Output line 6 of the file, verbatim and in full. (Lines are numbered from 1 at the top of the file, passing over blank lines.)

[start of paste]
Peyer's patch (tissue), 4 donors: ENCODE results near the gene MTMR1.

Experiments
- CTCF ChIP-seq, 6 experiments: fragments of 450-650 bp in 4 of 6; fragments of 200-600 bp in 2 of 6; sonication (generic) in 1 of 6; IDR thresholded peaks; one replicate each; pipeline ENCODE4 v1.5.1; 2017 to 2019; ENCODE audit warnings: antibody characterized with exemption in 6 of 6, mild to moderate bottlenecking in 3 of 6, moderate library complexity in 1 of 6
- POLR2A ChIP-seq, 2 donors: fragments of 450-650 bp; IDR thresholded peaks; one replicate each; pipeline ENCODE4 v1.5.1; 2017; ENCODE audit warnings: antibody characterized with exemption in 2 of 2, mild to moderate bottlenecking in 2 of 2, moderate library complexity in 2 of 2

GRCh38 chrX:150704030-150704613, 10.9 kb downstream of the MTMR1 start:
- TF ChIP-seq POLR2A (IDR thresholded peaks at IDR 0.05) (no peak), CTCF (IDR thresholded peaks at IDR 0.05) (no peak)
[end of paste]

- TF ChIP-seq POLR2A (IDR thresholded peaks at IDR 0.05) (no peak), CTCF (IDR thresholded peaks at IDR 0.05) (no peak)